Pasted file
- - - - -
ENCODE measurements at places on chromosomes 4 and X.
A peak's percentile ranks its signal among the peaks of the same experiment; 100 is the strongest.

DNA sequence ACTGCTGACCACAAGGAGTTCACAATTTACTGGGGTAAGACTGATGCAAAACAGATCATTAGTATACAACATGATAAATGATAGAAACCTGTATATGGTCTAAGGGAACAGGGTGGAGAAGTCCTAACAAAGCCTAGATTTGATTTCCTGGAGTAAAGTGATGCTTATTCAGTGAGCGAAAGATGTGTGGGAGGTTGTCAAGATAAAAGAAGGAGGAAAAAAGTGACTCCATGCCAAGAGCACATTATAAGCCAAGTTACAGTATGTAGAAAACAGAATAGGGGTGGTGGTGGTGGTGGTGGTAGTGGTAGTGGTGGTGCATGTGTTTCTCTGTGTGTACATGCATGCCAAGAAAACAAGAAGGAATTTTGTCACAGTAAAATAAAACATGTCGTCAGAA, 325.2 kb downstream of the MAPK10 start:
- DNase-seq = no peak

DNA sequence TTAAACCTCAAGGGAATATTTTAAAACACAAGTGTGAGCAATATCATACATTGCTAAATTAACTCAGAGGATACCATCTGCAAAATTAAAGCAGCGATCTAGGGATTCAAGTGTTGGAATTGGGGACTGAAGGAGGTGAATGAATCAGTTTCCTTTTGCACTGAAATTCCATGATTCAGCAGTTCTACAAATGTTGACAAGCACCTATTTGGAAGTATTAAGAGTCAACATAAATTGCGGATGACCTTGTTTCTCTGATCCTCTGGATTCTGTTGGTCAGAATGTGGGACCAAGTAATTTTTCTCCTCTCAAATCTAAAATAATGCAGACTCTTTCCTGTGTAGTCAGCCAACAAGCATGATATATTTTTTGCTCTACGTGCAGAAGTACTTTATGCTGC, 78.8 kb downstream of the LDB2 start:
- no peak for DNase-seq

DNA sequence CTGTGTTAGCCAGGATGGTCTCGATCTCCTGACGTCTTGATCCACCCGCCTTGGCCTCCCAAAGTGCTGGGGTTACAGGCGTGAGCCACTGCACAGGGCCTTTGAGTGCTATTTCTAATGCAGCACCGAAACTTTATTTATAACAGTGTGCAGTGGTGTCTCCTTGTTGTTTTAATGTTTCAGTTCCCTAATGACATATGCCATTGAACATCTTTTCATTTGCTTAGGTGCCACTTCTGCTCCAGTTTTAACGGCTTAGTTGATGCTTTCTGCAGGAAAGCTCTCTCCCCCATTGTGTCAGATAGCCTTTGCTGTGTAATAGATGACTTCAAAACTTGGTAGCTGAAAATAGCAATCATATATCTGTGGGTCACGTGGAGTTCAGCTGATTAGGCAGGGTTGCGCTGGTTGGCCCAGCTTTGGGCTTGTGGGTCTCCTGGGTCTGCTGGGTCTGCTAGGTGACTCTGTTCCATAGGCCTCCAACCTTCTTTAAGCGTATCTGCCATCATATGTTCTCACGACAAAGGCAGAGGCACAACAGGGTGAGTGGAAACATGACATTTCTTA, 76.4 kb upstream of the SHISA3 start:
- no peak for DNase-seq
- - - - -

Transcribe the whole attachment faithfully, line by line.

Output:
ENCODE measurements at places on chromosomes 4 and X.
A peak's percentile ranks its signal among the peaks of the same experiment; 100 is the strongest.

DNA sequence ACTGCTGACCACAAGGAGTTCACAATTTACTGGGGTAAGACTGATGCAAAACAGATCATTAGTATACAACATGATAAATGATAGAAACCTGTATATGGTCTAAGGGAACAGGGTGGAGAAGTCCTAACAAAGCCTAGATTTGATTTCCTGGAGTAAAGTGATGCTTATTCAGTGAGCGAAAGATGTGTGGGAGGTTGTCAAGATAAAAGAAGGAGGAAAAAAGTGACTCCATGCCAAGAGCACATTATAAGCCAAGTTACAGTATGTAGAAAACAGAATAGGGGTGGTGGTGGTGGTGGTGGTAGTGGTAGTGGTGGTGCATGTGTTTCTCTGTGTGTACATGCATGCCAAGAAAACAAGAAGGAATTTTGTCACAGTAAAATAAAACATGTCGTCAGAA, 325.2 kb downstream of the MAPK10 start:
- DNase-seq = no peak

DNA sequence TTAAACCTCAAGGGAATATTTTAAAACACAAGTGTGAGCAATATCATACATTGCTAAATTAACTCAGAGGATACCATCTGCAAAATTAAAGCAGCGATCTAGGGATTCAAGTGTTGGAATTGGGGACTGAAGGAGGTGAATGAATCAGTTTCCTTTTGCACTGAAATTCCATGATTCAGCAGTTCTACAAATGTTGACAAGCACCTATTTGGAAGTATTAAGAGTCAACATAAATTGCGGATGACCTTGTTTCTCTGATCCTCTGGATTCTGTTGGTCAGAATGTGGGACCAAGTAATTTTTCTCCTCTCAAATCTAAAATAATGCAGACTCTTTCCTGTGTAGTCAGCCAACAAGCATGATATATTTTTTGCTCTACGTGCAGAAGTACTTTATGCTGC, 78.8 kb downstream of the LDB2 start:
- no peak for DNase-seq

DNA sequence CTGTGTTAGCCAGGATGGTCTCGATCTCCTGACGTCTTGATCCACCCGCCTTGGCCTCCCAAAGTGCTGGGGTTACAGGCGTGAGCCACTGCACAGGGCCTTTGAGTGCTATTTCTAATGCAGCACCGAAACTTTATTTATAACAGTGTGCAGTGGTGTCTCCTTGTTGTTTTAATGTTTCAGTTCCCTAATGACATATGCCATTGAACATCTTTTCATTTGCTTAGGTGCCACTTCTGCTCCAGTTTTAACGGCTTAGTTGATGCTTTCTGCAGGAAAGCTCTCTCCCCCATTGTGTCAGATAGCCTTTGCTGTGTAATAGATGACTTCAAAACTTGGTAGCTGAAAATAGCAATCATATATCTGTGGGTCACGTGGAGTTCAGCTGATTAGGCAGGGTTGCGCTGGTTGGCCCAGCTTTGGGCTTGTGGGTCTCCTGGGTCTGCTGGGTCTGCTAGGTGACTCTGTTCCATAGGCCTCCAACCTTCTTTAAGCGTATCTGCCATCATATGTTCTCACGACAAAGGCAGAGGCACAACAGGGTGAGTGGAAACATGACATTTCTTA, 76.4 kb upstream of the SHISA3 start:
- no peak for DNase-seq